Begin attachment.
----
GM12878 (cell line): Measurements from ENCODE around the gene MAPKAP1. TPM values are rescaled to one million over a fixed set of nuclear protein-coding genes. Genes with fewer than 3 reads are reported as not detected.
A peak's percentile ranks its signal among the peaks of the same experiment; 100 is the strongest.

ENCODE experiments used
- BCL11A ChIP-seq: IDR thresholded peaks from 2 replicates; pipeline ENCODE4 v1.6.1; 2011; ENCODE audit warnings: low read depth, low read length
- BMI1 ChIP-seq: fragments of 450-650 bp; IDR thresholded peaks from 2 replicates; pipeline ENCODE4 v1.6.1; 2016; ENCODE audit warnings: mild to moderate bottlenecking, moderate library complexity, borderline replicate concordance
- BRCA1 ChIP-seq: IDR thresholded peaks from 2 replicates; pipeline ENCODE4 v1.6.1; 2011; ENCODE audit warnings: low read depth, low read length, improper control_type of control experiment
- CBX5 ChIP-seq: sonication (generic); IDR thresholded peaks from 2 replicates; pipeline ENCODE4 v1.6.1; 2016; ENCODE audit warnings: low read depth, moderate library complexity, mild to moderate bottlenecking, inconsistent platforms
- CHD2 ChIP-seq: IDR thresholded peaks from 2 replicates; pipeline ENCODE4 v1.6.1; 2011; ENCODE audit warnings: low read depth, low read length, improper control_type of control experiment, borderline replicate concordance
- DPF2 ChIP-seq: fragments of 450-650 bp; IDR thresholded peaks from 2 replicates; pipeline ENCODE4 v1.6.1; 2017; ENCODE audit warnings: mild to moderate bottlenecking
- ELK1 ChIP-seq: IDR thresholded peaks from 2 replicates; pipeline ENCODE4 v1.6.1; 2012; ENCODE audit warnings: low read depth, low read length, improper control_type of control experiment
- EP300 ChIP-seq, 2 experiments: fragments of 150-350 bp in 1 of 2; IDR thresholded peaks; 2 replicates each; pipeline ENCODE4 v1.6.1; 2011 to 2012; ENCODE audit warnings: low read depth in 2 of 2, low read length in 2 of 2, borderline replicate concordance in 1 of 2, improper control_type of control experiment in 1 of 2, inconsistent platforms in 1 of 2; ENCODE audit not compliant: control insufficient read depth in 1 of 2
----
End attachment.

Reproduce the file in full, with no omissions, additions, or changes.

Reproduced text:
GM12878 (cell line): Measurements from ENCODE around the gene MAPKAP1. TPM values are rescaled to one million over a fixed set of nuclear protein-coding genes. Genes with fewer than 3 reads are reported as not detected.
A peak's percentile ranks its signal among the peaks of the same experiment; 100 is the strongest.

ENCODE experiments used
- BCL11A ChIP-seq: IDR thresholded peaks from 2 replicates; pipeline ENCODE4 v1.6.1; 2011; ENCODE audit warnings: low read depth, low read length
- BMI1 ChIP-seq: fragments of 450-650 bp; IDR thresholded peaks from 2 replicates; pipeline ENCODE4 v1.6.1; 2016; ENCODE audit warnings: mild to moderate bottlenecking, moderate library complexity, borderline replicate concordance
- BRCA1 ChIP-seq: IDR thresholded peaks from 2 replicates; pipeline ENCODE4 v1.6.1; 2011; ENCODE audit warnings: low read depth, low read length, improper control_type of control experiment
- CBX5 ChIP-seq: sonication (generic); IDR thresholded peaks from 2 replicates; pipeline ENCODE4 v1.6.1; 2016; ENCODE audit warnings: low read depth, moderate library complexity, mild to moderate bottlenecking, inconsistent platforms
- CHD2 ChIP-seq: IDR thresholded peaks from 2 replicates; pipeline ENCODE4 v1.6.1; 2011; ENCODE audit warnings: low read depth, low read length, improper control_type of control experiment, borderline replicate concordance
- DPF2 ChIP-seq: fragments of 450-650 bp; IDR thresholded peaks from 2 replicates; pipeline ENCODE4 v1.6.1; 2017; ENCODE audit warnings: mild to moderate bottlenecking
- ELK1 ChIP-seq: IDR thresholded peaks from 2 replicates; pipeline ENCODE4 v1.6.1; 2012; ENCODE audit warnings: low read depth, low read length, improper control_type of control experiment
- EP300 ChIP-seq, 2 experiments: fragments of 150-350 bp in 1 of 2; IDR thresholded peaks; 2 replicates each; pipeline ENCODE4 v1.6.1; 2011 to 2012; ENCODE audit warnings: low read depth in 2 of 2, low read length in 2 of 2, borderline replicate concordance in 1 of 2, improper control_type of control experiment in 1 of 2, inconsistent platforms in 1 of 2; ENCODE audit not compliant: control insufficient read depth in 1 of 2